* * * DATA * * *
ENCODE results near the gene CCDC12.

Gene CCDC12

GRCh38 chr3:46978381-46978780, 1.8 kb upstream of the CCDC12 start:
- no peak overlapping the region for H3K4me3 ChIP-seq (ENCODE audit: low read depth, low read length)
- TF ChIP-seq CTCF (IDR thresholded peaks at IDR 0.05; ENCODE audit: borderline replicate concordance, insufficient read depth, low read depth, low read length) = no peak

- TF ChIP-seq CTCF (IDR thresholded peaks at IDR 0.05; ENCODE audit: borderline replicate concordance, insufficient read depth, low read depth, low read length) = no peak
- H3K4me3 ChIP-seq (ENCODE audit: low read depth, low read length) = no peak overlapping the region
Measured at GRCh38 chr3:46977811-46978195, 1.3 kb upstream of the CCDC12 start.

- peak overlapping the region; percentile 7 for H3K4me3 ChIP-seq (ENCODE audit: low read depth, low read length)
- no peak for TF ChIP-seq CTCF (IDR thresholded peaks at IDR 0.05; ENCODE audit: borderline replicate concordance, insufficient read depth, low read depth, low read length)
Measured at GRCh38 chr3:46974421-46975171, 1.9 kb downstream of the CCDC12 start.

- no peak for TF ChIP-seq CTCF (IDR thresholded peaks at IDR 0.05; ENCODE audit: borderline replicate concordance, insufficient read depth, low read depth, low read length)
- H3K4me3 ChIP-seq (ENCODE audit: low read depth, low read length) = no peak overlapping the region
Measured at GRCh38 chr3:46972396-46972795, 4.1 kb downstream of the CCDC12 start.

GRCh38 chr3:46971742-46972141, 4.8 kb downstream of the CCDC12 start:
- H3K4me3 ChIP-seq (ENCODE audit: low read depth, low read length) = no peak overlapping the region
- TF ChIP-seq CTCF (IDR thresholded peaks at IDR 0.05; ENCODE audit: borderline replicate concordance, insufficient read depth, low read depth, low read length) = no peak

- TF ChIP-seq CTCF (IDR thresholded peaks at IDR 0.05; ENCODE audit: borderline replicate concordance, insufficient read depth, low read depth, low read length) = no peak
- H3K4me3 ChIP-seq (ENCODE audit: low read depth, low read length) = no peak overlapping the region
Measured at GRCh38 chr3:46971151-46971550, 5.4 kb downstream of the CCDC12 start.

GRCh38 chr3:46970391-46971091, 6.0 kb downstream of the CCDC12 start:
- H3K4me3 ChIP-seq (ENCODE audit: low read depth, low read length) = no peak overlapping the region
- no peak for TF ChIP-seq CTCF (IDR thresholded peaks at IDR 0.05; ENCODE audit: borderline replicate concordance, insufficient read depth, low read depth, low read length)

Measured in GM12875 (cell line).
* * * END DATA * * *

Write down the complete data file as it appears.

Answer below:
ENCODE results near the gene CCDC12.

Gene CCDC12

GRCh38 chr3:46978381-46978780, 1.8 kb upstream of the CCDC12 start:
- no peak overlapping the region for H3K4me3 ChIP-seq (ENCODE audit: low read depth, low read length)
- TF ChIP-seq CTCF (IDR thresholded peaks at IDR 0.05; ENCODE audit: borderline replicate concordance, insufficient read depth, low read depth, low read length) = no peak

- TF ChIP-seq CTCF (IDR thresholded peaks at IDR 0.05; ENCODE audit: borderline replicate concordance, insufficient read depth, low read depth, low read length) = no peak
- H3K4me3 ChIP-seq (ENCODE audit: low read depth, low read length) = no peak overlapping the region
Measured at GRCh38 chr3:46977811-46978195, 1.3 kb upstream of the CCDC12 start.

- peak overlapping the region; percentile 7 for H3K4me3 ChIP-seq (ENCODE audit: low read depth, low read length)
- no peak for TF ChIP-seq CTCF (IDR thresholded peaks at IDR 0.05; ENCODE audit: borderline replicate concordance, insufficient read depth, low read depth, low read length)
Measured at GRCh38 chr3:46974421-46975171, 1.9 kb downstream of the CCDC12 start.

- no peak for TF ChIP-seq CTCF (IDR thresholded peaks at IDR 0.05; ENCODE audit: borderline replicate concordance, insufficient read depth, low read depth, low read length)
- H3K4me3 ChIP-seq (ENCODE audit: low read depth, low read length) = no peak overlapping the region
Measured at GRCh38 chr3:46972396-46972795, 4.1 kb downstream of the CCDC12 start.

GRCh38 chr3:46971742-46972141, 4.8 kb downstream of the CCDC12 start:
- H3K4me3 ChIP-seq (ENCODE audit: low read depth, low read length) = no peak overlapping the region
- TF ChIP-seq CTCF (IDR thresholded peaks at IDR 0.05; ENCODE audit: borderline replicate concordance, insufficient read depth, low read depth, low read length) = no peak

- TF ChIP-seq CTCF (IDR thresholded peaks at IDR 0.05; ENCODE audit: borderline replicate concordance, insufficient read depth, low read depth, low read length) = no peak
- H3K4me3 ChIP-seq (ENCODE audit: low read depth, low read length) = no peak overlapping the region
Measured at GRCh38 chr3:46971151-46971550, 5.4 kb downstream of the CCDC12 start.

GRCh38 chr3:46970391-46971091, 6.0 kb downstream of the CCDC12 start:
- H3K4me3 ChIP-seq (ENCODE audit: low read depth, low read length) = no peak overlapping the region
- no peak for TF ChIP-seq CTCF (IDR thresholded peaks at IDR 0.05; ENCODE audit: borderline replicate concordance, insufficient read depth, low read depth, low read length)

Measured in GM12875 (cell line).